A Secret Service agent is framed as the mole in an assassination attempt on the President. He must clear his name and foil another assassination attempt while on the run from a Secret Service Protective Intelligence Division agent.
A man who has devoted himself to serving the leader of the free world is accused of plotting against him in this thriller. Pete Garrison (Michael Douglas) is a veteran Secret Service agent who has had a long and distinguished career helping protect the president of the United States. David Breckinridge (Kiefer Sutherland) is a fellow Secret Service agent who learned most of what he knows from Garrison and holds him in great respect. When intelligence data suggests that there is a mole within the Secret Service who is part of a plot to assassinate President Ballentine (David Rasche), Garrison launches an investigation to ferret out the rogue agent, and asks Breckinridge to go over the evidence with a fine-toothed comb. Breckinridge is shocked when the clues point to Garrison as the traitor within the Secret Service, but his sense of duty compels him to see that his former mentor is placed under arrest. Garrison eludes his captors and struggles to prove his innocence while tracking down...
In order to bring the interior world of the Secret Service to cinematic fruition, the producers brought in a retired Secret Service agent as an advisor. Gerald A. Cavis [Gerry Cavis], who was a recently retired USSS [US Secret Service] agent, and nationally recognized law enforcement expert, spent years protecting American Presidents, and developing law enforcement and security techniques. In his career, Cavis, who lent his expertise to every aspect of the Secret Service activities and details portrayed in the movie, had direct responsibility for overall security at such events as both the 2000 and 2004 Presidential Campaigns and Inaugurals [Inaugurations]; the NATO 50th Anniversary Summit in Washington, D.C.; and the visit of Pope John Paul II to St. Louis in Missouri, USA. Cavis had also been a primary consultant to other large events such as the G-8 Summit at Sea Island, Georgia; the Presidential Debates, and the 2004 Athens Olympic Games. Cavis has been a field agent, specializing in interrogation, the polygraph program, and undercover work. In D.C., the District of Columbia in the USA, between 1994 and 1997, Cavis served on the elite Presidential Protective Division (PPD); and during President Bill Clinton's term, rose to supervise one of four teams directly responsible for the American President's safety, and was also in charge of Clinton's Second Inaugural [Inauguration]. At the time of production, Cavis was a national security specialist and educator, and brought a network of law enforcement's most sought-after professionals, such as his colleague Kevin Billings, another former USSS agent, who protected presidents and dignitaries for more than twenty years. See more »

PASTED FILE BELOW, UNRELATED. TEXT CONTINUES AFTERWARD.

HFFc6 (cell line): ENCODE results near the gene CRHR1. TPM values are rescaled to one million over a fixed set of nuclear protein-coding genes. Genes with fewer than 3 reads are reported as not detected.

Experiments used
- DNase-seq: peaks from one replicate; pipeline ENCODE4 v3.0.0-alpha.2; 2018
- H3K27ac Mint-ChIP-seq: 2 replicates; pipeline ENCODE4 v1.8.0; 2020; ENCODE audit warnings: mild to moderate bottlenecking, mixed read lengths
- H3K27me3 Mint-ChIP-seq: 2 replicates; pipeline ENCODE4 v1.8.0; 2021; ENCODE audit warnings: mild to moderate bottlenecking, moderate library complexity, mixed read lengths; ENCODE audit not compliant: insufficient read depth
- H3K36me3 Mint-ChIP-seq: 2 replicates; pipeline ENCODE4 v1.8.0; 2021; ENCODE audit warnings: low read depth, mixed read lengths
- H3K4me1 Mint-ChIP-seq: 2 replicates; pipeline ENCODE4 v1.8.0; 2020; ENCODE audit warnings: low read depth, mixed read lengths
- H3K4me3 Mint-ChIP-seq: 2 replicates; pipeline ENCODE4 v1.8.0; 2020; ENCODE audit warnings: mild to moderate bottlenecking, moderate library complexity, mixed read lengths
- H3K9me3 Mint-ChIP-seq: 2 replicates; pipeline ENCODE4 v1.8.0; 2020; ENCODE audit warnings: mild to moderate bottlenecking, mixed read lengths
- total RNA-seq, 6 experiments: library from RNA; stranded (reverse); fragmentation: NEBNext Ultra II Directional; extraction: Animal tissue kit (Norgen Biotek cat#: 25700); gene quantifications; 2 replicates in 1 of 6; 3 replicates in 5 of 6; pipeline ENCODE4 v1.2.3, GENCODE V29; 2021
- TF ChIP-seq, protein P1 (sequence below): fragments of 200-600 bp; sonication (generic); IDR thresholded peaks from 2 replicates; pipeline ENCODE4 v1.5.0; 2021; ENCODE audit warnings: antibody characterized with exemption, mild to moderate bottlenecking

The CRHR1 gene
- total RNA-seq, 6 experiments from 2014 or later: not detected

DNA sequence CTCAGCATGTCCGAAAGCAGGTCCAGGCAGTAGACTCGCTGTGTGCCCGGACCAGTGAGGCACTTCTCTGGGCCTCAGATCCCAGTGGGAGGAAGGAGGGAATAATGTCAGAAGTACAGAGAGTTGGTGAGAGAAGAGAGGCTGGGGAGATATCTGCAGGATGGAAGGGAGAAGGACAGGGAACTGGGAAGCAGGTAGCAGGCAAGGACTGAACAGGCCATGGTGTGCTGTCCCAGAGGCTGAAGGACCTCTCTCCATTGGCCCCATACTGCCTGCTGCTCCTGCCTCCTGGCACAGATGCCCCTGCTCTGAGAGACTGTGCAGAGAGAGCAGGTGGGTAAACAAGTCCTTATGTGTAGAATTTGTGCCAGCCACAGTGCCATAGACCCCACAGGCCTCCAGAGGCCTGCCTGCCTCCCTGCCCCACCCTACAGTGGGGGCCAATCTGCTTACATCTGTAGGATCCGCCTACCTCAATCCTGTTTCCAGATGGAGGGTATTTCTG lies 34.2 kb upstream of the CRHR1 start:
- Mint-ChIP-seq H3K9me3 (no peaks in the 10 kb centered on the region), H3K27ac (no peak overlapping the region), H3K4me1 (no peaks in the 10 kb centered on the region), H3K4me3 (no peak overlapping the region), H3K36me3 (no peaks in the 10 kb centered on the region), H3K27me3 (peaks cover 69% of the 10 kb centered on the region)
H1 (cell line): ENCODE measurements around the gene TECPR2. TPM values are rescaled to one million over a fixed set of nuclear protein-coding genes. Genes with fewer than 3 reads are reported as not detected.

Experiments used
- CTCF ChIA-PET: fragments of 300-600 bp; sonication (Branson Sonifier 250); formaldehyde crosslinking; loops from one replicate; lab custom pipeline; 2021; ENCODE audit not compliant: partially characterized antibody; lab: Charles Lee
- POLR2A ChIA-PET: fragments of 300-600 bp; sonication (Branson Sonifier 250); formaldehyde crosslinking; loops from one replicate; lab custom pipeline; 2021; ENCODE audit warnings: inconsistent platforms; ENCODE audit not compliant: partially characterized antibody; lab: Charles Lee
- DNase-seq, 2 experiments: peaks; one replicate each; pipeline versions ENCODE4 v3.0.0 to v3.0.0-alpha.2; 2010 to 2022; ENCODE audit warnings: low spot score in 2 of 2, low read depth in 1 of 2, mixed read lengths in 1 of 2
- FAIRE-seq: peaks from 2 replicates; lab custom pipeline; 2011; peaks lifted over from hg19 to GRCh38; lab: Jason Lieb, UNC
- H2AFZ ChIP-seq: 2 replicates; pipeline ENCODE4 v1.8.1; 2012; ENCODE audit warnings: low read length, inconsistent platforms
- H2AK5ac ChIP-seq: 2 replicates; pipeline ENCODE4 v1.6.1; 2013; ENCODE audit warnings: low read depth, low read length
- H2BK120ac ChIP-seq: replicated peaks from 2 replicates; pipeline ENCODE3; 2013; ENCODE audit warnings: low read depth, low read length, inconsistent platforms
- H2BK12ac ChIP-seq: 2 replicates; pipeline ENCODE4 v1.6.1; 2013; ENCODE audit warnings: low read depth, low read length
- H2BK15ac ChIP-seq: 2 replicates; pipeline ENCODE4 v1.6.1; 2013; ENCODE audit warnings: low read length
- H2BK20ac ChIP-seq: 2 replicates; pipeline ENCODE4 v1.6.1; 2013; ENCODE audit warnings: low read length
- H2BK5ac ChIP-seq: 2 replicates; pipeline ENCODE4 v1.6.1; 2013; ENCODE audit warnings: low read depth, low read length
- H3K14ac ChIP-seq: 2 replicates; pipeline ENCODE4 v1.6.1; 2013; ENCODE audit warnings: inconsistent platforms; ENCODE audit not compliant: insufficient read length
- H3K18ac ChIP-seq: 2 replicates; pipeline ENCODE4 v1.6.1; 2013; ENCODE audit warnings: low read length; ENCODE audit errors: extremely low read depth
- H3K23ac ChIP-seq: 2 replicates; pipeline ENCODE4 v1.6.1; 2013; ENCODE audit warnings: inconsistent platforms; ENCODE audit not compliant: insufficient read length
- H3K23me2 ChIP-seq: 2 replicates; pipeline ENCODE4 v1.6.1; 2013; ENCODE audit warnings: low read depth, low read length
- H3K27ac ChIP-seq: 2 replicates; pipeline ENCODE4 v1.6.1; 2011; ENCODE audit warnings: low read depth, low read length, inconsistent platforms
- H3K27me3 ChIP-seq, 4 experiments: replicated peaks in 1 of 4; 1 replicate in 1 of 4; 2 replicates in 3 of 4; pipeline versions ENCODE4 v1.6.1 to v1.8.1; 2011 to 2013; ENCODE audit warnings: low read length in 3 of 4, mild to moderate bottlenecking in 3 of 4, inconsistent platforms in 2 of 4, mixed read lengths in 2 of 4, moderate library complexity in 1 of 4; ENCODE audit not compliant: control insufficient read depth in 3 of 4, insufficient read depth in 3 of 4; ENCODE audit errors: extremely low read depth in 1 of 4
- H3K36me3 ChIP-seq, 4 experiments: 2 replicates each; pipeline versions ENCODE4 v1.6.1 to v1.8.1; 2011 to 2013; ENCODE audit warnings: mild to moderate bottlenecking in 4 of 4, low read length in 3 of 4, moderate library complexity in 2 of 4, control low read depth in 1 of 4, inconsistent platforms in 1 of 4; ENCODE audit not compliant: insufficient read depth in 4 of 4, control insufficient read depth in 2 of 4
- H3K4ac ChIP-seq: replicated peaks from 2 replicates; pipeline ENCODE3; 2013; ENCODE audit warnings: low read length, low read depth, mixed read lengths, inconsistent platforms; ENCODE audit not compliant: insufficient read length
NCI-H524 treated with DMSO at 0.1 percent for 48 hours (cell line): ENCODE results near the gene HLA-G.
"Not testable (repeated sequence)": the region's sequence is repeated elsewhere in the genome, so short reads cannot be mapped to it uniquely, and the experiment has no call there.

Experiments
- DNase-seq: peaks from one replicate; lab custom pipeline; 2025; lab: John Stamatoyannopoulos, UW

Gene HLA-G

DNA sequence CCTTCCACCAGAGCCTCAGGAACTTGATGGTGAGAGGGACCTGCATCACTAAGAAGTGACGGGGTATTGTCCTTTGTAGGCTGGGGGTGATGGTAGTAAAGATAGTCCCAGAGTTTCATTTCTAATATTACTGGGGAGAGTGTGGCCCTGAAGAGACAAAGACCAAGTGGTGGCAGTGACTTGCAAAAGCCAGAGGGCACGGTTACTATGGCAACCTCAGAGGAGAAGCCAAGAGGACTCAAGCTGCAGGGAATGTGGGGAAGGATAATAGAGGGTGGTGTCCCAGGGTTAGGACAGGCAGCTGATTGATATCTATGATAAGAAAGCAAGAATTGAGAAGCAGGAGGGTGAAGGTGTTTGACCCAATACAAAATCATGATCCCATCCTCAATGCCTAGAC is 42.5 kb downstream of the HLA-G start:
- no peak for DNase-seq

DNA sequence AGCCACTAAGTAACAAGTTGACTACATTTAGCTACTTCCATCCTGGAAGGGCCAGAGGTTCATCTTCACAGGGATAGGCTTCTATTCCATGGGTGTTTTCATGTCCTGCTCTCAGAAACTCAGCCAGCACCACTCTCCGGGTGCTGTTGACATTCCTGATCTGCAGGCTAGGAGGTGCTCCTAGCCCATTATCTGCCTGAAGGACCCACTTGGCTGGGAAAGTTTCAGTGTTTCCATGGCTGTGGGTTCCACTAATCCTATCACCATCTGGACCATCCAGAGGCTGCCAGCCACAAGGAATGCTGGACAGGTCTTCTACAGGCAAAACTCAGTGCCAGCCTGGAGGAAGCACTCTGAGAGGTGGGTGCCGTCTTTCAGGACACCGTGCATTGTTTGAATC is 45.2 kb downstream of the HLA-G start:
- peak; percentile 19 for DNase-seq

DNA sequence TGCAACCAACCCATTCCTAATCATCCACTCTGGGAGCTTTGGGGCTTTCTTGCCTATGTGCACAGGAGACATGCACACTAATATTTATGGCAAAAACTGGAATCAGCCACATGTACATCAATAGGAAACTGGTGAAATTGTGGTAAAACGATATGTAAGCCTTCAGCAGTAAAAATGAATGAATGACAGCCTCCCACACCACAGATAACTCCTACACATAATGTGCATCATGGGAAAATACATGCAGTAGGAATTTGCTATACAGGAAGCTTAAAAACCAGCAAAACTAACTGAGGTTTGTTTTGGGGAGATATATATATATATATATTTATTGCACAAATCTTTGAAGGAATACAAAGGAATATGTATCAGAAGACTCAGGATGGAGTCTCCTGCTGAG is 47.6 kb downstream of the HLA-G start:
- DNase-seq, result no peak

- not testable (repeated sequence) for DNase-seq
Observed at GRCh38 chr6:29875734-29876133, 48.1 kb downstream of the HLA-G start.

When Pete Garrisson is being followed after sitting in the café, a pan shot of one of the followers reveals a portion of camera equipment and crew member in the reflective glass of a building. See more »
[at Charlie Merriweather's house, investigating his murder]
There's no money left in his wallet, and there's been a series of robberies here the last two months. You have some reason to think it wasn't a robbery?
Well, Agent Merriweather spent the last twenty-five years honing his ability to sense danger. To notice anything outside of the ordinary. So for some average street criminal to get the drop on him? Yeah, it raises some questions.
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There was some hesitation from my part about what this movie had to offer. For starters, the casting didn't seem right. Kiefer Sutherland had already done very well in "24" and the preview didn't seem to offer anything challenging to him or the audience. Eva Longoria appeared out of place, and the rest didn't seem very interesting.
When the film finally ended, I was not completely displeased for I had seen a decent thriller that could have been much better, had the responsible parties taken a little more care to watch for the narrative gaps and given a little more care to character development. We have seen threats of this type before, and that made the main conflict much more challenging to the writers. As an audience, we don't want to sit through the same old story again. We want to see something different, be thrilled and entertained.
There is nothing wrong with the casting. From Kim Basinger's delicious first lady. She carries herself with enough grace and sex appeal to make the part memorable. Michael Douglas has been and done that before. Unfortunately, the president is much of a non entity to even care about his fate. Sutherland rehashes his "24" tough guy approach with enough power to make it big enough for the big screen, and Eva does a passable job, as the newcomer.
Don't expect as many twists and fireworks as some of the established classics ("North by Northwest" and "The Fugitive" come to mind). Leave your expectations outside and enjoy the ride for whatever it might be. It's o.k.
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